Various professionals throughout film and TV have embraced the Blackmagic Cinema Camera, and Vancouver based director of photography Stephen Jackson is just one of those people. He’s worked on Once Upon a Time, V, Hellboy 3, Cabin in the Woods and 4400, just to mention a few of his credits, and he’s seen the opportunities the camera creates firsthand.
Stephen mentioned that he was impressed with the ease of working with the cameras and the images, but I wanted to see if he could share some more details about those experiences and his career as a whole. I caught up with him to talk about his first job on set, how he’s using these cameras, how he sees cinematography evolving and plenty more.
ProVideo Coalition: Where did your passion for cinematography come from?
Stephen Jackson: I remember lying in the back of a station wagon at a drive in movie when I was 8 years old and watching Dr. Zhivago and thinking how stunning it was. Obviously that left an impression. I worked in the theatre in high school in lighting and that started a life long visual fascination.
What was your first job on set? How did you get it?
I was working in a rental house and there was a movie shooting called “The Changeling” with George C. Scott and they couldn’t find enough carbon arc operators so I was doing that at night and trying to manage the rental house during the day.
Glancing through your IMDB page, it’s obvious that you’ve been involved with a ton of projects and that you’ve worked your way through the ranks. How important has that progression been for you?
I believe that has been the best learning process possible. Having been a rental house manager, generator operator to a lamp op to a gaffer to a DP was a phenomenal career arc. The gaffers I worked for and the long list of world class talented DP’s that I was a gaffer for taught me so much over the years. Each one of them was a learning experience, with some good and some not so good.
Also, learning the human resource end of it was also important. Knowing how to deal with people and treat them properly is huge.
In what ways has that progression changed the way you look at and approach a project?
I look for a project that lends itself to an interesting style or look. I take into account the people that I have to work with and what kind of artistic license I will be given, as I’m not interested in working with nasty people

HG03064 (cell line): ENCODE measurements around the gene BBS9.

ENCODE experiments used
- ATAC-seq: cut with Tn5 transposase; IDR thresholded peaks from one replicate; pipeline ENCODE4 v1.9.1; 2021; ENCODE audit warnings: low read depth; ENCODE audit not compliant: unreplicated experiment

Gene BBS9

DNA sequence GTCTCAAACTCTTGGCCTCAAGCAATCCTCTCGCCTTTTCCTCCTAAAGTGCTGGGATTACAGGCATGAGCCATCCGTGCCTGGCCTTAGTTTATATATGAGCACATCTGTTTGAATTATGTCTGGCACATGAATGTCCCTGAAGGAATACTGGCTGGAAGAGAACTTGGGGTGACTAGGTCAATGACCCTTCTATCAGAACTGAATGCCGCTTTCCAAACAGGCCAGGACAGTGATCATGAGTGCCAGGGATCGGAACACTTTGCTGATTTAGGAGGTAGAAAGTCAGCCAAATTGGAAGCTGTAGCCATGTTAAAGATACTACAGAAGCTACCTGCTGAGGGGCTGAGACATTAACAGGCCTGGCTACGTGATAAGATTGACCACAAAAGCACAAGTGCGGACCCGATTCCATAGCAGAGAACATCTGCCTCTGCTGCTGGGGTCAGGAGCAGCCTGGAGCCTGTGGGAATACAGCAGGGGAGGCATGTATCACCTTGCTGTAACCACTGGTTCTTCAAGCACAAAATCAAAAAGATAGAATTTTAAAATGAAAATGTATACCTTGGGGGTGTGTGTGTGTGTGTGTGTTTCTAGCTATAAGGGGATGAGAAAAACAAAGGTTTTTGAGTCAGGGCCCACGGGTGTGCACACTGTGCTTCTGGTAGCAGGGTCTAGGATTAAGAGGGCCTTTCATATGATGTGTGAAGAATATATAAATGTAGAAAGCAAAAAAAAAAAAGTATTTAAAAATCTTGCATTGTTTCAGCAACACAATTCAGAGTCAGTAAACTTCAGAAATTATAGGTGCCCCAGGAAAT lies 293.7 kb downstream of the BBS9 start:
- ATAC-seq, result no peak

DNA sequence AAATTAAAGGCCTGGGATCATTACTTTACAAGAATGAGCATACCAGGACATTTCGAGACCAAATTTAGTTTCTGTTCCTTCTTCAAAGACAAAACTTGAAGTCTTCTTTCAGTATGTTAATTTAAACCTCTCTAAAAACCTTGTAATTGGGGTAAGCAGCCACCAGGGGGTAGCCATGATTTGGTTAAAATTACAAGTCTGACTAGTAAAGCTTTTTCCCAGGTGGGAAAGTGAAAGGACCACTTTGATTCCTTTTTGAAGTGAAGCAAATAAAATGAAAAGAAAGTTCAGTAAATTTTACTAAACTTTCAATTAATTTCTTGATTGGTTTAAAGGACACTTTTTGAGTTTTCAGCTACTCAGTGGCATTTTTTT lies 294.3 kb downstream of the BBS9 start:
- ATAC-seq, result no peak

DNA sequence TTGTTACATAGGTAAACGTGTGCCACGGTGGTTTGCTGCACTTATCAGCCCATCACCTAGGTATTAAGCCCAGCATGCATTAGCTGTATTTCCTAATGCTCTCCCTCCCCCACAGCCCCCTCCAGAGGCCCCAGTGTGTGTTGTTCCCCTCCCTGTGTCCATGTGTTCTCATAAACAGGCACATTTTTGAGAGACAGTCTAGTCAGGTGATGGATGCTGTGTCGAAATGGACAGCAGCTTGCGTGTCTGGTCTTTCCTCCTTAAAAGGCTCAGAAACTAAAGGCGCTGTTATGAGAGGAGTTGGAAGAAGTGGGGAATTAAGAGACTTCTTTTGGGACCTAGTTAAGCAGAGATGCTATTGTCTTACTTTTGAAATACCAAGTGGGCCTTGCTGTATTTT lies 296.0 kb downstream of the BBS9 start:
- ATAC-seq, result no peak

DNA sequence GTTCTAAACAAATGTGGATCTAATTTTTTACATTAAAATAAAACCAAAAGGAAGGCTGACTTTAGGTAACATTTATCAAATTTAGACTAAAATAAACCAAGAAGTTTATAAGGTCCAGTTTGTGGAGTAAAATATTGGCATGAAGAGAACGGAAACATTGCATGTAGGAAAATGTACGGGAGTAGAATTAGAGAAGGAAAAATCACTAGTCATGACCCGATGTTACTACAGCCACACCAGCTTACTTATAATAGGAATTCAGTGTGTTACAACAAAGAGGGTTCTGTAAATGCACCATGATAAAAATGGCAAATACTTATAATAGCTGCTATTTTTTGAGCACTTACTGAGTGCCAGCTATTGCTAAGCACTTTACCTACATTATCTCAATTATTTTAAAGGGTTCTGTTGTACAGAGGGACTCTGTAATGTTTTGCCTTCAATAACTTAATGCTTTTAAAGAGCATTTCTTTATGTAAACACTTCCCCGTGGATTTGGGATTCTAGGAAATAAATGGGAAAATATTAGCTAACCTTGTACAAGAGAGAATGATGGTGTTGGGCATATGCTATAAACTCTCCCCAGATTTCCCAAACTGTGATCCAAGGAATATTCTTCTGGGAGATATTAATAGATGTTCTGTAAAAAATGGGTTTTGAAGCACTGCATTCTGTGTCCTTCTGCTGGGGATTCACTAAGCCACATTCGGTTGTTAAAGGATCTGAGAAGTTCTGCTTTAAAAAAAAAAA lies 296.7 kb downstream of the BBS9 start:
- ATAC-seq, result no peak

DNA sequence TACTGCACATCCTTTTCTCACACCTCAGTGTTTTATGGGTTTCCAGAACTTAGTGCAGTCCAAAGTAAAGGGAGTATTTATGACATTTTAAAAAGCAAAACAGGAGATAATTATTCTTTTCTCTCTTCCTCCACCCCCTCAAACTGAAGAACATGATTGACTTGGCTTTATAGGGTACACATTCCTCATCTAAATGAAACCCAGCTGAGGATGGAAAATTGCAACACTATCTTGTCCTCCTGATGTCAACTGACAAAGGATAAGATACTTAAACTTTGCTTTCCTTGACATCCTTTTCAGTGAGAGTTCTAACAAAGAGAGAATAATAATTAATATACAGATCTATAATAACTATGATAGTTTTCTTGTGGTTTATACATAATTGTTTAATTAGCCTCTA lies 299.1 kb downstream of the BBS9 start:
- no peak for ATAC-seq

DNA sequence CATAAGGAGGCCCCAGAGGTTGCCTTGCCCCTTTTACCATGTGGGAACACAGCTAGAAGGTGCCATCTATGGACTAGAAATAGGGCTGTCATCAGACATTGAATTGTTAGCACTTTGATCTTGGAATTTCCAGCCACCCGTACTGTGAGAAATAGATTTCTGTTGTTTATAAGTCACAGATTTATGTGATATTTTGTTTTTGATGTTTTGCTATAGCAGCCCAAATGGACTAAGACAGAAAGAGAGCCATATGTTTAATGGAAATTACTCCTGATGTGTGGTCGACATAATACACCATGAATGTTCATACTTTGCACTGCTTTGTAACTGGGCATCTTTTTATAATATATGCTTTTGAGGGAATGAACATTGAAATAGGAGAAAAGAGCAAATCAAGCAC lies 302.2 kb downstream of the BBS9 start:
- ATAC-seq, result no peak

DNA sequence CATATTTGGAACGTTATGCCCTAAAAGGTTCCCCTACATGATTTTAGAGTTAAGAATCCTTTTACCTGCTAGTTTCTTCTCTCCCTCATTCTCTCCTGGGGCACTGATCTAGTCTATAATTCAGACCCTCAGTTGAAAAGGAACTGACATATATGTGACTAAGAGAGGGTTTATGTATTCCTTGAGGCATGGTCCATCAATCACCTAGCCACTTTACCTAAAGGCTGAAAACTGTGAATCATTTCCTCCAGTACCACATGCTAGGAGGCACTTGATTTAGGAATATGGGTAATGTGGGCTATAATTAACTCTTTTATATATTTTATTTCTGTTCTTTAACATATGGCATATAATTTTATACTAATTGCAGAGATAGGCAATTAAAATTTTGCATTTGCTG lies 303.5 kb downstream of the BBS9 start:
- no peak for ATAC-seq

What have been some of your most memorable projects to work on? Were they memorable because of what you were doing, or the people you were working with, or something else?
One of my first shows was a period Canadian production called “The Grey Fox” with a British DP and I was amazed at the visuals. I saw it recently and it’s still gorgeous. It was such a great bunch of people that all came together. I did two movies with Guillermo Navarro a true gentleman and very talented man. Learned a lot from him.
Tell us about a particularly challenging shot or issue that you worked through on a recent project.
Well, part of the reason I like series TV is the challenges and opportunities that it presents every day, being able to solve those every day is always rewarding. We do a lot of work with horses and wagons so the BMCC is very handy for all of that.
Speaking of which, in what context or situation are you using the Blackmagic Cinema Cameras on Once Upon a Time?
We have two, one in a Canon mount and one in a PL mount. We originally got them for “crash camera “ issues for dangerous situations but they have quickly evolved into cameras we use all the time for tight places and hand held plus inserts.
I do love these cameras, because they look good and are easy to use. The menus are so easy even I can figure them out!
Do you see cinematography evolving or changing as cameras get better and better and tools like Resolve become easier to use?
I’m a “less is better” kind of person and my number one rule is “always make the ladies look good.” Because of my background in lighting I believe the key to a good-looking show is the lighting, because you can set the mood and tell a story. I watched DP’s light for 25 years and sometimes they often made it look easy, and my goal was always to pick up on that and do the same thing in my own work. So the answer is I think it will change as cameras see more and more pixels, but it will still comes down to your eye and lighting. I know it’s not what camera companies want to hear but it is a capture device whereas the film stock used to be the difference in the look. Now it’s in our LUT’s and post.
“It’s all about lighting” is what I’m putting on a t-shirt.